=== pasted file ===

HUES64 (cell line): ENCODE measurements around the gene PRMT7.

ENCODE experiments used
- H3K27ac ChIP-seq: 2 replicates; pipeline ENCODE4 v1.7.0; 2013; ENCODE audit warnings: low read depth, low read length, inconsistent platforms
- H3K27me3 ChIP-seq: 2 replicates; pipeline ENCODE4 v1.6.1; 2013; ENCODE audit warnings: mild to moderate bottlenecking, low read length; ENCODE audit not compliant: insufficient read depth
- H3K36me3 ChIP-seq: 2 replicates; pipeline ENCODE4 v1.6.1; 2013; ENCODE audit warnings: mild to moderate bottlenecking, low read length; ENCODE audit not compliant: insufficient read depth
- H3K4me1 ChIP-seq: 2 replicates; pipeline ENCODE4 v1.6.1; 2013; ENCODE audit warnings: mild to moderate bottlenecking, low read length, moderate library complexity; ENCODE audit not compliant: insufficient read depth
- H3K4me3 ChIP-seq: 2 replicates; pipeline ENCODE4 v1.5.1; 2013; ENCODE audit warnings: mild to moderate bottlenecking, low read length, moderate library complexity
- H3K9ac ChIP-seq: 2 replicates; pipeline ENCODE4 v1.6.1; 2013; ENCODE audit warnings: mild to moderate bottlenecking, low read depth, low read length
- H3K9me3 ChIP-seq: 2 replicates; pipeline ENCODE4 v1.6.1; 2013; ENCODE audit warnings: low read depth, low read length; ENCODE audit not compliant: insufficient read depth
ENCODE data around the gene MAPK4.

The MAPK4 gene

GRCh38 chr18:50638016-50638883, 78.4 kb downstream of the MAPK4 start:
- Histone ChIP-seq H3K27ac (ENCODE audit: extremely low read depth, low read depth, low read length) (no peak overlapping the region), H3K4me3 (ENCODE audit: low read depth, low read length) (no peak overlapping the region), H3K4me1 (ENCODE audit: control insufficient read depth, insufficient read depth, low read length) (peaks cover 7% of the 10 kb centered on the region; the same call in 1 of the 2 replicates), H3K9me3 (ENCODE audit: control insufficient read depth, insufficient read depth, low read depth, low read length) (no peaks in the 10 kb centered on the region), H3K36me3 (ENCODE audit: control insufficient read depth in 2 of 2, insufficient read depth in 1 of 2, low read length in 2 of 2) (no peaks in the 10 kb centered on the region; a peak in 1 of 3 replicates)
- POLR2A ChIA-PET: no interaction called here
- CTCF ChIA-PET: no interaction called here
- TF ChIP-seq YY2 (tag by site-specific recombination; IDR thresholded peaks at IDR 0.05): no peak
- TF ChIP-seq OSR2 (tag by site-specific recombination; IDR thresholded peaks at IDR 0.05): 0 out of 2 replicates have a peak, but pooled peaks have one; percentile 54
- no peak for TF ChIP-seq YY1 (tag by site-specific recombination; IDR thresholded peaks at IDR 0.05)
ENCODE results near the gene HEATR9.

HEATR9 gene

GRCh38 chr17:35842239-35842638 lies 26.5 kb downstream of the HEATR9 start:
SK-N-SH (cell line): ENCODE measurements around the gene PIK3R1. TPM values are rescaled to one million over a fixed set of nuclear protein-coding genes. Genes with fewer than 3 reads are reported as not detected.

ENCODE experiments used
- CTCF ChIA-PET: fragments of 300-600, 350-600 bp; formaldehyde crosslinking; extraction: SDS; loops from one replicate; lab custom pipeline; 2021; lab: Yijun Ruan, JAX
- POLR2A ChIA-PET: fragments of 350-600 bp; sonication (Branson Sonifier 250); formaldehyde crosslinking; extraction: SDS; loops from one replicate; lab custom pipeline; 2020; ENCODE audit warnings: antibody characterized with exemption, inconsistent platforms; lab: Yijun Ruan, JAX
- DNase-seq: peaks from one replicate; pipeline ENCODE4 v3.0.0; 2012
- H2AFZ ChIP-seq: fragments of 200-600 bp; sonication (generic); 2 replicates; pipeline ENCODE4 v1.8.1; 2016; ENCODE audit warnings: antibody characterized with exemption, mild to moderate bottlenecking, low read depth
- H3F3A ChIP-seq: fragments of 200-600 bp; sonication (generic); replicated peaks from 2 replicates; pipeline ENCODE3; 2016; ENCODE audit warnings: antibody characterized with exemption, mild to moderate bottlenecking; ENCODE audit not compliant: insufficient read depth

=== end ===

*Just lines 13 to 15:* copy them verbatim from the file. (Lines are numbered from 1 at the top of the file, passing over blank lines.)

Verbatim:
- Histone ChIP-seq H3K27ac (ENCODE audit: extremely low read depth, low read depth, low read length) (no peak overlapping the region), H3K4me3 (ENCODE audit: low read depth, low read length) (no peak overlapping the region), H3K4me1 (ENCODE audit: control insufficient read depth, insufficient read depth, low read length) (peaks cover 7% of the 10 kb centered on the region; the same call in 1 of the 2 replicates), H3K9me3 (ENCODE audit: control insufficient read depth, insufficient read depth, low read depth, low read length) (no peaks in the 10 kb centered on the region), H3K36me3 (ENCODE audit: control insufficient read depth in 2 of 2, insufficient read depth in 1 of 2, low read length in 2 of 2) (no peaks in the 10 kb centered on the region; a peak in 1 of 3 replicates)
- POLR2A ChIA-PET: no interaction called here
- CTCF ChIA-PET: no interaction called here